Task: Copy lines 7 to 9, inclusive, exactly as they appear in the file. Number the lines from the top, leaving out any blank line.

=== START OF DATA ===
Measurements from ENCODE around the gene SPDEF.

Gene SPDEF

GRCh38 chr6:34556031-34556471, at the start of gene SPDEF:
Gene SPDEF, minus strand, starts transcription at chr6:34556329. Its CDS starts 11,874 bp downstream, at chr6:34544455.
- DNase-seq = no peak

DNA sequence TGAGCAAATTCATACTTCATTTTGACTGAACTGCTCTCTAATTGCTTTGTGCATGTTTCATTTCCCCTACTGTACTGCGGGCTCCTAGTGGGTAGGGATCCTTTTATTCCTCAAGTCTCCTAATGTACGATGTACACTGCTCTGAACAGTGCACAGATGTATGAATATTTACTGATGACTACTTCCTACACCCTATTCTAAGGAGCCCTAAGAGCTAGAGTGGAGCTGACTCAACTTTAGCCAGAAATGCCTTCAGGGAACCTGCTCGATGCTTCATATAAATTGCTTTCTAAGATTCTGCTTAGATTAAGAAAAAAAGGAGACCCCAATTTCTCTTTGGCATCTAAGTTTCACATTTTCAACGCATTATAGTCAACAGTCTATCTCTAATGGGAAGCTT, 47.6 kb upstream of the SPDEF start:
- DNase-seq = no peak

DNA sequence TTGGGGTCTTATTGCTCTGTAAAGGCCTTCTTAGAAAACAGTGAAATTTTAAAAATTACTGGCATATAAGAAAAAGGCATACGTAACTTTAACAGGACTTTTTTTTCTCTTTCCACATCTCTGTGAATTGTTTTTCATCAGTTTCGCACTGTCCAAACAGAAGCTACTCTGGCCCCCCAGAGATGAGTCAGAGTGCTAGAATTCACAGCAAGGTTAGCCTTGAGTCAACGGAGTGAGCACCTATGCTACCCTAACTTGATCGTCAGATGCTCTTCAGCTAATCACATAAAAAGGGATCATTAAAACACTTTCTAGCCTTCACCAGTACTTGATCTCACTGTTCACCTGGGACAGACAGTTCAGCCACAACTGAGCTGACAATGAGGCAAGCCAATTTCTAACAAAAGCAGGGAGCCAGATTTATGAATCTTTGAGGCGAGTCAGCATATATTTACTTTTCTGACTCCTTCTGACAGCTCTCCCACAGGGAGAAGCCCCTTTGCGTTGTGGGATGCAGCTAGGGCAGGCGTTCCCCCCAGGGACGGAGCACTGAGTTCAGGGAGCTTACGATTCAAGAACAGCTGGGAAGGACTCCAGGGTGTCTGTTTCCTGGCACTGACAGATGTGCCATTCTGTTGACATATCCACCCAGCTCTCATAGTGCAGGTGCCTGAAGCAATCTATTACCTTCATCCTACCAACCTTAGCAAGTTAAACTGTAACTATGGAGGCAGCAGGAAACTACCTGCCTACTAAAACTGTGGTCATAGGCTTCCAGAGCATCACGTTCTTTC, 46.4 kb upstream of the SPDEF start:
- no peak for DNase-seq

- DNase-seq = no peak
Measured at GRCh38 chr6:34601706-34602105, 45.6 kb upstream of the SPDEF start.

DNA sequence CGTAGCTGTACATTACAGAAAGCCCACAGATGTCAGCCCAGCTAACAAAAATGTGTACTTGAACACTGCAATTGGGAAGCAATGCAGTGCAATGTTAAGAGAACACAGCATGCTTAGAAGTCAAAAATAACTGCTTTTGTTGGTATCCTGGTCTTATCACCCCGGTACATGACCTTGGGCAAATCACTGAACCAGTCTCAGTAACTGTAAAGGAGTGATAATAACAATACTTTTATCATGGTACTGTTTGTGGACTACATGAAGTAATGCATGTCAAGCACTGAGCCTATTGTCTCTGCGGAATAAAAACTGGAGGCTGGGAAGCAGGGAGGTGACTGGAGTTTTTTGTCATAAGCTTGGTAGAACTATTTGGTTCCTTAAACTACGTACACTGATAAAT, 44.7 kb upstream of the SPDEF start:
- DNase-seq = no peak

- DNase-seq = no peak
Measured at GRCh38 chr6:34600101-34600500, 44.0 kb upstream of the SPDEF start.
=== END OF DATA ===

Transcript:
- DNase-seq = no peak

DNA sequence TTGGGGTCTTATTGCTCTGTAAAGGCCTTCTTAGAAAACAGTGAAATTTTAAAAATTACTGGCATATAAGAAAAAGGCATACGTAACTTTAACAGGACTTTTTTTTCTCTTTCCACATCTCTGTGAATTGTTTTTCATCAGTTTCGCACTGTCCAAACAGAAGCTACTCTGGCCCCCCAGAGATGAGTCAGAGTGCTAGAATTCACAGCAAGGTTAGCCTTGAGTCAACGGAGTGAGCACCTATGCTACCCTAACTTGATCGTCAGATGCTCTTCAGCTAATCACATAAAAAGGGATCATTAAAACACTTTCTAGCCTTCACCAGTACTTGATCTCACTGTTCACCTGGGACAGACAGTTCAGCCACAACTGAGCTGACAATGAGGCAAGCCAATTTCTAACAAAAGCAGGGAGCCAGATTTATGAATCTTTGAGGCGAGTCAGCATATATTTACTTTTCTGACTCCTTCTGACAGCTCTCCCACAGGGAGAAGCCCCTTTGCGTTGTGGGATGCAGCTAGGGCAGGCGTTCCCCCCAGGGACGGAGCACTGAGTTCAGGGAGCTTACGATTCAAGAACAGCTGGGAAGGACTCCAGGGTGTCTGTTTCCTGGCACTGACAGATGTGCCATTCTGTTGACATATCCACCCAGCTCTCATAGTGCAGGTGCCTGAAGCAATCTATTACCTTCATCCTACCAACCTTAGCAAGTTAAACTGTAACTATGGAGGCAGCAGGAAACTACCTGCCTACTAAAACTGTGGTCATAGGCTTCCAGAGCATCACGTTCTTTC, 46.4 kb upstream of the SPDEF start:
- no peak for DNase-seq